Archaeologists in Mexico have discovered the remains of dozens of mammoths in a finding that could shed further light on the hunting methods of prehistoric communities.
The discoveries were made near the construction site of a new civilian airport, General Felipe Ángeles International Airport, north of Mexico City. They give archaeologists “an unprecedented opportunity to delve into more than 30,000 years of history,” Mexico’s National Institute of Anthropology and History said in a statement Thursday.
Pedro Francisco Sánchez Nava, the institute’s national coordinator of archaeology, said the remains of about 60 mammoths had so far been uncovered in three areas since exploration started late last year on the airport construction site, which was formerly occupied by the Santa Lucía air base. One of those areas was the shoreline of the former ancient Lake Xaltocan.
The skeletons — mature males and females and their young — were found in the shallow areas of the former lake and were more complete than those found in deeper parts of the former body of water.
Researchers believe the animals became fair game for hunters when they were in the shallow muck of the lake, Mr. Sánchez said in his statement. The researchers were still analyzing the bones to see how many could form complete skeletons.
“It is not ruled out that humans have taken advantage of these heavy animals, once they got stuck in the mud,” he said.
About 15 human burials of the pre-Hispanic period were also discovered, and the archaeologists believe they were of farmers. Some were buried with pots, bowls and clay figurines, like that of a dog, the institute said.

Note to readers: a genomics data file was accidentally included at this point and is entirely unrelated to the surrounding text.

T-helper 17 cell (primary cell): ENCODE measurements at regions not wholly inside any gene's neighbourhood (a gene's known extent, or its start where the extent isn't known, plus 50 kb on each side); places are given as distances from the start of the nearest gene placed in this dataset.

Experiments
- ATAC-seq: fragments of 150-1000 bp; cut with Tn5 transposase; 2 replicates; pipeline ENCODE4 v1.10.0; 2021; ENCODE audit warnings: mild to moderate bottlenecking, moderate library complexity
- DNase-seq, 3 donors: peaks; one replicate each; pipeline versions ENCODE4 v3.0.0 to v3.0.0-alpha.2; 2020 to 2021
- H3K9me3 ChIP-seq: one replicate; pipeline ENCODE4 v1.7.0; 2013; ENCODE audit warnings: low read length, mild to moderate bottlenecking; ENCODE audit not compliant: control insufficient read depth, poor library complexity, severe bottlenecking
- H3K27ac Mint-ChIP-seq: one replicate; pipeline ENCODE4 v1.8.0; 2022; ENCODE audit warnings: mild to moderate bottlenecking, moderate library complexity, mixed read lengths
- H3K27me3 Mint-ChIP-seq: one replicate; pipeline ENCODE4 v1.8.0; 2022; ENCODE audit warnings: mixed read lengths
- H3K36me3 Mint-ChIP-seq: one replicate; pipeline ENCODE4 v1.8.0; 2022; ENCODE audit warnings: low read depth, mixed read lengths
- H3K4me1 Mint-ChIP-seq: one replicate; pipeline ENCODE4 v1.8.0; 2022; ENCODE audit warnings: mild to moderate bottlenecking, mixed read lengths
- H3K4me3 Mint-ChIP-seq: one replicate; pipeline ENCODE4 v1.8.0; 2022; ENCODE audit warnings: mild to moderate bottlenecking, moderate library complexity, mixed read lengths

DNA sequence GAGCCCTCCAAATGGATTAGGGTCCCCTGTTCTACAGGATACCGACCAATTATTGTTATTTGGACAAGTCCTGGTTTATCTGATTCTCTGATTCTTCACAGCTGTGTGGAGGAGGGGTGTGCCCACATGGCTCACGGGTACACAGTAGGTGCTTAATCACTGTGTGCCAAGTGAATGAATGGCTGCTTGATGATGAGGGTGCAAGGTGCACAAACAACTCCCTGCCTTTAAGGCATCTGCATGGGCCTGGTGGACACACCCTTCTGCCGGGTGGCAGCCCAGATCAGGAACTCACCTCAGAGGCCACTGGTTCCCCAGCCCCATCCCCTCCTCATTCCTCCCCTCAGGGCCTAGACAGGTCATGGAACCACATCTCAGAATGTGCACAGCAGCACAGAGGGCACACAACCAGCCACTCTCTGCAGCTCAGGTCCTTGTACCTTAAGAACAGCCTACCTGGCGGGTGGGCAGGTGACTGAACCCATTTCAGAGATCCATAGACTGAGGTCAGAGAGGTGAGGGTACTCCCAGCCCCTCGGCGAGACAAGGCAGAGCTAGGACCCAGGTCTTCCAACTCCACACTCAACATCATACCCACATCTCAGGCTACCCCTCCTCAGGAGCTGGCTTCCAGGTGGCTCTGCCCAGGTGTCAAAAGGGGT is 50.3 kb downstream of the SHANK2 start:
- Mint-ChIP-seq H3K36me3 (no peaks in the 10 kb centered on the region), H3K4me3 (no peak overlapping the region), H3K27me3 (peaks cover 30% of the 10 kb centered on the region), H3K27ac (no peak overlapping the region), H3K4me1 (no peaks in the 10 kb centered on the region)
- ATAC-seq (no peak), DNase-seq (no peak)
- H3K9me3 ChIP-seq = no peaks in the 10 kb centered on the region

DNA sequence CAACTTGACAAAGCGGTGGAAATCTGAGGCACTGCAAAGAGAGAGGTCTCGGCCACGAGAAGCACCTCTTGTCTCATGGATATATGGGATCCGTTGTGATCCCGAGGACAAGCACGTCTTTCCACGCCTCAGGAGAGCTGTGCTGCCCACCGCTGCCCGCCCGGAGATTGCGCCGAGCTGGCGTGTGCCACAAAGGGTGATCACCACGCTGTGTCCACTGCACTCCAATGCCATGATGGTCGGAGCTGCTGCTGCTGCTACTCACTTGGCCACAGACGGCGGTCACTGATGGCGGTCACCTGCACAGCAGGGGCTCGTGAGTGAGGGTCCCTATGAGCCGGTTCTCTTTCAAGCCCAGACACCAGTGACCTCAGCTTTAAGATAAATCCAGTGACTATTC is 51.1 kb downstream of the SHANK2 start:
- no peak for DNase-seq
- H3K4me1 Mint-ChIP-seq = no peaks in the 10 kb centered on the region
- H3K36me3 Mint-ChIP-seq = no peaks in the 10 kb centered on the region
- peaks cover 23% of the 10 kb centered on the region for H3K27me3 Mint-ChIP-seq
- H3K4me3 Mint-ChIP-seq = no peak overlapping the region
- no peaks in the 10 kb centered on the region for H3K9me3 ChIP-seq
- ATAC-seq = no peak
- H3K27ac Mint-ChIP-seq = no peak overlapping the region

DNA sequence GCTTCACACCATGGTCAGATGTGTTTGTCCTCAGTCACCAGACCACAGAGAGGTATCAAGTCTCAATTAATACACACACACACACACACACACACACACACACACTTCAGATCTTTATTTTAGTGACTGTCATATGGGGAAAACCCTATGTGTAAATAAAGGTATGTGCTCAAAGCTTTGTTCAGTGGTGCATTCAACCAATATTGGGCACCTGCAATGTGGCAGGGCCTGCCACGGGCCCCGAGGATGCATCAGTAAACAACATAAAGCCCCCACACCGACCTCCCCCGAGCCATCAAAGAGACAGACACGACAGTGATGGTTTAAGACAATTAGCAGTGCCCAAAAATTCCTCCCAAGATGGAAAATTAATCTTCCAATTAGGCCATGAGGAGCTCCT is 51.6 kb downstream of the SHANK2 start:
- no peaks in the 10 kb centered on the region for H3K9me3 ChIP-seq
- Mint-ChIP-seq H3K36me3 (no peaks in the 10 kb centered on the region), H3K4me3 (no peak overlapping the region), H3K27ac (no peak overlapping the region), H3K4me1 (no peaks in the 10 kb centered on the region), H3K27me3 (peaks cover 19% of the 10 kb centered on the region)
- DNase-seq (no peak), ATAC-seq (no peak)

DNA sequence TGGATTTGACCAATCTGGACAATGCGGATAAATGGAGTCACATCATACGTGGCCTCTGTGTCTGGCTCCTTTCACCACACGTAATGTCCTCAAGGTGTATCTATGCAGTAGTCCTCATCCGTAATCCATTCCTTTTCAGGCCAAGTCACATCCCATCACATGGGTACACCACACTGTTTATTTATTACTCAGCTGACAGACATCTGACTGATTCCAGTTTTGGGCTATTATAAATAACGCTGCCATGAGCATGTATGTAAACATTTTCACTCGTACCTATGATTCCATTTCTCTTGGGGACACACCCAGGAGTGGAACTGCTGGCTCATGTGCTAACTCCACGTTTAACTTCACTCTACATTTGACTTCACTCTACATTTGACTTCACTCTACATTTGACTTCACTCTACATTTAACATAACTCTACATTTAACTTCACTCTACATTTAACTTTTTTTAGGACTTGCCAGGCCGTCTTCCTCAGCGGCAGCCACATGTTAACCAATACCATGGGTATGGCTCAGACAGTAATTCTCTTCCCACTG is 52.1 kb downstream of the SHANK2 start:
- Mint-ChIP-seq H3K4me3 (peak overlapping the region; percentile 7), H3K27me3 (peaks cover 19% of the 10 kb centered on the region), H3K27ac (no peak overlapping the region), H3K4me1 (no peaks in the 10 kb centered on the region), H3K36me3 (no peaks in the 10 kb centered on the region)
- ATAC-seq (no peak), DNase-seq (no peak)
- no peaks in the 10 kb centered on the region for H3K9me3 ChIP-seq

The Xaltocan excavations lie about six miles away from a planned landfill site in the town of Tultepec, where last year archaeologists discovered the bones of about 14 mammoths in two large pits believed to have been dug about 15,000 years ago.
The institute announced those findings in November, saying the bones could shed new light on the hunting habits of prehistoric communities who may have forced the Pleistocene animals into man-made traps.
Adam N. Rountrey, a collection manager at the University of Michigan Museum of Paleontology, said at the time that the find in Tultepec was “interesting,” but he noted there had been debate about whether sites of mammoth remains represented hunted animals or scavenged natural deaths.
Competing theories explain the demise of the mammoths, but it was most likely a combination of climate change, which created untenable conditions for the animals and also killed off a plant-based diet, as well as contact with humans who sought their skin and meat.
Sandra E. Garcia contributed reporting.